Tax dodgems a no- go
A RECENT tribunal case ( Criterion Prestige Pty Ltd) highlighted the mischief some people get up to.
In the present case a Doctor Hirst desired to own a Lamborghini motor vehicle with an initial all- inclusive price of $ 461,387.
The problem is the vehicle attracted luxury car tax and GST. So the doctor, with the aid of his accountant, set up a company to conduct a car dealership business avoiding the need to pay the luxury car tax and also being able to claim back the GST on the purchase, thereby saving the good doctor somewhere in the range of $ 110,000.
The purchase occurred sometime in March 2013. The problem for the doctor is the company really didn’t do anything. The vehicle was housed at the doctor’s home, and there didn’t appear to be any real business of buying and selling vehicles.
However, the doctor stated he did take a number of potential purchasers on a test drive, but with him behind the wheel.
All of these potential purchasers were friends and associates and none were brought before the tribunal to give evidence on the doctor’s behalf. In 2013 Calyn, 7, pushed his brother Kya out of the way of a car, saving the four- year- old’s life. In the process Calyn was hit by the car, fracturing his skull and resulting in brain damage. For his heroic actions Calyn received the 2014 Pride of Australia Child of Courage Medal. Additionally, all of the test drives were conducted after the doctor became aware of the ATO’s interest in his scheme.
The doctor also drove the vehicle to two wineries claiming the winery was the venue for a dentists’ conference, and he thought some of the den- tists might be interested in purchasing the car. On the second occasion, the winery was hosting a professional conference which he was attending and to which he wished to display the vehicle.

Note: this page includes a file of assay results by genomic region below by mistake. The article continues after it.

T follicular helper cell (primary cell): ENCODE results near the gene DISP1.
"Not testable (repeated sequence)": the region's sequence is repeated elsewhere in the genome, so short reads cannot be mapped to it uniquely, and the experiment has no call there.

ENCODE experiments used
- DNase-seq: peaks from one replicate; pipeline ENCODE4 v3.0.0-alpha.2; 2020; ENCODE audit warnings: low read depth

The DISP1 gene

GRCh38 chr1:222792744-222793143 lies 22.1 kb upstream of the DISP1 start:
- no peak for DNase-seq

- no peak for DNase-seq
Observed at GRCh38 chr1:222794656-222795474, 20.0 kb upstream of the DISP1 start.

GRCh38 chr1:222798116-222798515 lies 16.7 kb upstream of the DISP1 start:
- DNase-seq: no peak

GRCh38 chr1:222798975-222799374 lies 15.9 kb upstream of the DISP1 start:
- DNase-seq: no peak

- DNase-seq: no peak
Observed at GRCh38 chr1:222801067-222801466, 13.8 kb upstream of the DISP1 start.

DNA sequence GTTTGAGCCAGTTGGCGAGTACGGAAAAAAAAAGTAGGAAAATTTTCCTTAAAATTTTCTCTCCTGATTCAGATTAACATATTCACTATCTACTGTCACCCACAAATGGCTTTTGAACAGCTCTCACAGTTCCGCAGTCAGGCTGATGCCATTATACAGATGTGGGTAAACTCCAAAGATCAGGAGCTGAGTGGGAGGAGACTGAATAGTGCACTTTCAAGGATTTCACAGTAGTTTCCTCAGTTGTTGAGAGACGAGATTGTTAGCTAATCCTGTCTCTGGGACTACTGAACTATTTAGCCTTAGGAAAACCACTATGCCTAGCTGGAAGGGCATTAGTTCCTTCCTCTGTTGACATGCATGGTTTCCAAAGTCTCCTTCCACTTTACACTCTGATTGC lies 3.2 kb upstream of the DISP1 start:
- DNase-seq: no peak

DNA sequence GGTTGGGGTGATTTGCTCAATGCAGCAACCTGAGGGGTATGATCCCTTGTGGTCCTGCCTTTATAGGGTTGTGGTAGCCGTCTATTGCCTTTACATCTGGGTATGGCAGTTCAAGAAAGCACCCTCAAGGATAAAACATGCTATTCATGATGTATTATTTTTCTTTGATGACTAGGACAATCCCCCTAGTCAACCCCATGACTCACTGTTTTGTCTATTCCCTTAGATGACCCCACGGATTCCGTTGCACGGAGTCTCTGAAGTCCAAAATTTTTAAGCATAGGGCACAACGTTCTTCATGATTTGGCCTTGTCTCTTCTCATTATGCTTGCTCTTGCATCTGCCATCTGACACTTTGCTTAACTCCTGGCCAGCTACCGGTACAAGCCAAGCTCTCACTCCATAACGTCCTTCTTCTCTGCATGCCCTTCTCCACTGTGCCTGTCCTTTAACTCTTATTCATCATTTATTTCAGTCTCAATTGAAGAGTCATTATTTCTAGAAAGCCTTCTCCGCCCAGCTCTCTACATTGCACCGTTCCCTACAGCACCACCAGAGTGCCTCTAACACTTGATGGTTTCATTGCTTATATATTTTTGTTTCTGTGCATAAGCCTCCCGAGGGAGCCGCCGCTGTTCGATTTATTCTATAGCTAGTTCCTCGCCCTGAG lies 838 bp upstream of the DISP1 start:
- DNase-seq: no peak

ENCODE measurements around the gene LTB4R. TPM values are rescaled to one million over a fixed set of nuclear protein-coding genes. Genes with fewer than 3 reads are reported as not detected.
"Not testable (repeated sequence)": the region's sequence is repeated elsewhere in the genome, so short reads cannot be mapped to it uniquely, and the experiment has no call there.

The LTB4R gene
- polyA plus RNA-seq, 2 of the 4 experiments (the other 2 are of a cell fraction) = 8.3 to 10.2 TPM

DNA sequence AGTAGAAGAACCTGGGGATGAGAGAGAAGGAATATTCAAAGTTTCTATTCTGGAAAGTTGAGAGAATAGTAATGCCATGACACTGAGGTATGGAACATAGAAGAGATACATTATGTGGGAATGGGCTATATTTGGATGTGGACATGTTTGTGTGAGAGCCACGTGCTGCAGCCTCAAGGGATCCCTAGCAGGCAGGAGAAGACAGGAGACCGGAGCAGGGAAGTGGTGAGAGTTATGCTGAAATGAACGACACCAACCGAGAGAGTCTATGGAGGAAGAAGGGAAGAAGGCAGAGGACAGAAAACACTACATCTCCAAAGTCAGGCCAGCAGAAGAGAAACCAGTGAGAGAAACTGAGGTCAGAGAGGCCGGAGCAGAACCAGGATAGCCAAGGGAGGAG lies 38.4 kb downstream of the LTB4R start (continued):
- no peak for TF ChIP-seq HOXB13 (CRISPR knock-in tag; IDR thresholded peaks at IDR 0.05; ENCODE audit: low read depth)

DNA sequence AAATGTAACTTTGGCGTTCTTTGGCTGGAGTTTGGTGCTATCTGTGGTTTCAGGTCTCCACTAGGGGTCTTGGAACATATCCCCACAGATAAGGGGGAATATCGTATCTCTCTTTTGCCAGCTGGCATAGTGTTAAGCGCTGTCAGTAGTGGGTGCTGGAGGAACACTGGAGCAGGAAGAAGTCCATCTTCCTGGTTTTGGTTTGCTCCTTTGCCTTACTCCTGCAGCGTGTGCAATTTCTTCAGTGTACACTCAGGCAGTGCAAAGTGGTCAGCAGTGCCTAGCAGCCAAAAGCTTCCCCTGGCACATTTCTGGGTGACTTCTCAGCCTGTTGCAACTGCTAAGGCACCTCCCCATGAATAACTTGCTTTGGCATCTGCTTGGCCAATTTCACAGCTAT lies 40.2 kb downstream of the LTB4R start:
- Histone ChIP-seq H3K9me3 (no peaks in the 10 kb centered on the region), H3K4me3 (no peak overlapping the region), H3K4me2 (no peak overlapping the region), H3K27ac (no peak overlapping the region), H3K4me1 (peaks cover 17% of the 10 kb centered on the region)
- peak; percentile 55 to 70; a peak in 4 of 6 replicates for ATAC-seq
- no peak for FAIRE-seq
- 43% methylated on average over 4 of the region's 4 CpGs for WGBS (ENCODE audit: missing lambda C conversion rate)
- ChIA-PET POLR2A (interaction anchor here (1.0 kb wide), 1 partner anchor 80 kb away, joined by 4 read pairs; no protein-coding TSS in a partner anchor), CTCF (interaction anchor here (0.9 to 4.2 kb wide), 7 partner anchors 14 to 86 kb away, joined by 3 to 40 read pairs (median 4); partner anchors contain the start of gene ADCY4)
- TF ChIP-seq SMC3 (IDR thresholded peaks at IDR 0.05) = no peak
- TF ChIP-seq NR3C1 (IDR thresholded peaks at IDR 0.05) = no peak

In September 2013, the doctor became aware of the ATO’s interest in his scheme and soon after the ATO amended his BAS to disallow the GST claim and demand the luxury car tax be paid along with a 50 per cent penalty. The vehicle was eventually sold to another dealer in January 2014.
Unsurprisingly, the doctor was unable to convince the tribunal that he was operating a car dealership.
Therefore, the tribunal disallowed the doctor’s appeal and agreed with the 50 per cent penalty. Surprisingly, the ATO hadn’t imposed a 75 per cent penalty when they originally disallowed the claim. Surprising also is the fact that the doctor and his adviser thought they could set this scheme in place and actually pull it off.
His initial $ 110,000 tax savings turned into a tax bill of more than $ 165,000 plus interest.
I suspect by the time you take into account the cost to set the company up, his agent’s fees and the legal fees in fighting the case, he would have been out of pocket at least equal to what he had additionally saved.
Email your questions to David. Hall@ crowehorwath. com. au
This advice is general in nature, the personal opinion of the writer; readers should seek specialist advice before making decisions.
townsvillebulletin. com. au/ prideofaustralia
2014 CHILD OF COURAGE MEDALLIST
STALLED: A scheme to avoid paying luxury car tax on a Lamborghini has come undone at significant cost.